If you are a first-generation entrepreneur, who is trying to grow beyond the balance sheet, then you are condemned to be in a crisis- a lesson I did not learn till I lost it all…

While we continued to grow, I was being squeezed by a regulatory constraint that meant I could not go below 51%. So, whenever we needed capital, if someone was willing to give me money, I still needed to bring in my own! If I needed Rs 100 crore, I needed to bring Rs 50 crore myself! I did that for a while, by piling on debt. It was a draconian regulation, completely anti-first generation because how do you keep bringing in capital?

All the biggest entrepreneurs in the world have diluted capital…. Steve Jobs owned very little of Apple. Did not the Infosys founders pare down their stake to 5-6%? E-commerce guys can come down to less than 10% and still call it their company, telecom can do it, banks can do it, but news channels can’t! It’s crazy. You have to dilute to grow. If you are a first-generation entrepreneur but have a regulation that needs you to have a 51% stake at all times, then there are only two options: either you remain tiny or you sellout to a large business conglomerate or industrial group.

We were badly in debt when Reliance stepped in as a white knight in 2012 with non-voting rights…I still had operational and management control with 51% stake. But in 2014 when they converted their shares into voting rights, I did not see any reason to stay on as a minority partner. Had I been allowed to go down to 10%, there wouldn’t have been a crisis. But then as an entrepreneur you can’t keep blaming others.

In hindsight, a situation did present itself earlier, where I could have turned things around. That I did not was my cardinal sin. In 2011, when the market went up, because Colors, Homeshop18, CNN-IBN were doing well, I managed to raise Rs 1,000 crore in equity. Our debt was Rs 2,000 crore. Had I used that Rs 1,000 crore to pare the debt to half, it would have given us headroom and time to sell some of the non-core assets. We had Yatra, Bookmyshow (BMS), Homeshop18. These are lovely assets…Today, BMS is making a placement that values it at half a billion dollars and that is still not reflecting in the stock!

I missed that chance to reduce debt. Like a fool, I believed that the upturn in the market was for real and ended up reinvesting in growth. That was a huge mistake, If only I knew, we would have been flourishing today. Network18, today, on the old assets is generating Rs 500 crore of cash…we would have been sitting so pretty…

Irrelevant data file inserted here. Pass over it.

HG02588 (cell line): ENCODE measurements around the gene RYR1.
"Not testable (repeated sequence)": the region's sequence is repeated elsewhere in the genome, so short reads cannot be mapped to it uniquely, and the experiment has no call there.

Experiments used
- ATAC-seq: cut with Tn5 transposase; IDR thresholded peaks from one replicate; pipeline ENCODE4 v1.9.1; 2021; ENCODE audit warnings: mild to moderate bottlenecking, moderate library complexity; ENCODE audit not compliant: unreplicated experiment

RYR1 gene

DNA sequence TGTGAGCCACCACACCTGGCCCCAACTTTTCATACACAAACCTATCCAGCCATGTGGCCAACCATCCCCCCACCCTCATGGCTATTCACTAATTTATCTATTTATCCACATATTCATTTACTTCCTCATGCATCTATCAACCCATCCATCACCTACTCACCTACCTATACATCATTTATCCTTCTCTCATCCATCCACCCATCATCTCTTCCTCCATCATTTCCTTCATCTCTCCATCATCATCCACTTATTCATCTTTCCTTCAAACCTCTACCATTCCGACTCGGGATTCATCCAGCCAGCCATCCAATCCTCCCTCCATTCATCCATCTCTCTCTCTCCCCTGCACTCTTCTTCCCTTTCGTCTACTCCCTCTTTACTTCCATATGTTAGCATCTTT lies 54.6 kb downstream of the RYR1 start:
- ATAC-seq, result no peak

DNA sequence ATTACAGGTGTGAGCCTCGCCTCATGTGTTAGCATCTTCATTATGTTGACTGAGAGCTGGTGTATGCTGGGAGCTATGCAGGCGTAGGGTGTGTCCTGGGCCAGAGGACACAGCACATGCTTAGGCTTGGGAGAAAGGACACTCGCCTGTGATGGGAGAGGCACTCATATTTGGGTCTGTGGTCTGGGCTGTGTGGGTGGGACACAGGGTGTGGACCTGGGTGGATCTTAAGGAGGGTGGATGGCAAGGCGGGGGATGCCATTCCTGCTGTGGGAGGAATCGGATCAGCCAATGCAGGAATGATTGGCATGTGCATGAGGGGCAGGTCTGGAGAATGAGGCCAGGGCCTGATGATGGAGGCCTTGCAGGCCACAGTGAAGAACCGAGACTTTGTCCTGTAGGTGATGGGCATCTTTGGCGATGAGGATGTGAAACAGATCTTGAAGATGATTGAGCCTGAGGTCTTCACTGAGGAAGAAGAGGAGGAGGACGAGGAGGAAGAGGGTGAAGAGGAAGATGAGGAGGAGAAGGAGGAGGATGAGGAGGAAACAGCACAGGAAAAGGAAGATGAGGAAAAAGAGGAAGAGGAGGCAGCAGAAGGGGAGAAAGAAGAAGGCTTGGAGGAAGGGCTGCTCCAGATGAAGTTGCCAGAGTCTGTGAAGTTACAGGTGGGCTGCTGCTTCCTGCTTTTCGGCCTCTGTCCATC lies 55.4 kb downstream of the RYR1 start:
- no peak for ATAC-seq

We did create a lot of wealth for our shareholders but ended up destroying it. People would say we were growing too fast, but we did what we had to. Even if I had a mentor, I wouldn’t have listened to what he or she was saying because ambition can sometimes blind you…At the end of the day, I have to own up to my mistakes…

Truth be told, though I am a great pal at work, I am a recluse in the sense that I don’t socialise too much outside of work…I am not a regular at industry get-togethers and seminars. The problem with being a recluse is that you are misunderstood, people think you are arrogant, that you think too much of yourself. But it’s just that you prefer to be with yourself. People who work with you know that…perhaps you are the most approachable guy in the whole world; you enjoy your joke as much as you enjoy your drink…you are just another regular Joe.

But being distant and aloof means when you do something which is a little bit adverse, the comments are much more vicious than if you were a “networker”. I have faced that all my life. If TV18 would lay off 10 people that would make screaming headlines but some of my competitors, who are better “networkers” than I ever could be, would do much more than that and it would still never make news.

But being a recluse means you don’t care what the world says because you know what you are doing. So, when we laid off people, it was not because we wanted to lay them off, but because there was a financial crisis or a business got folded up…we gave six months of salary upfront, one of the highest severance packages in the media industry - that never got reported. But when my competitors didn’t even pay one month’s salary and sacked people, they got away with it.

When you choose to be a loner, you have to pay the price…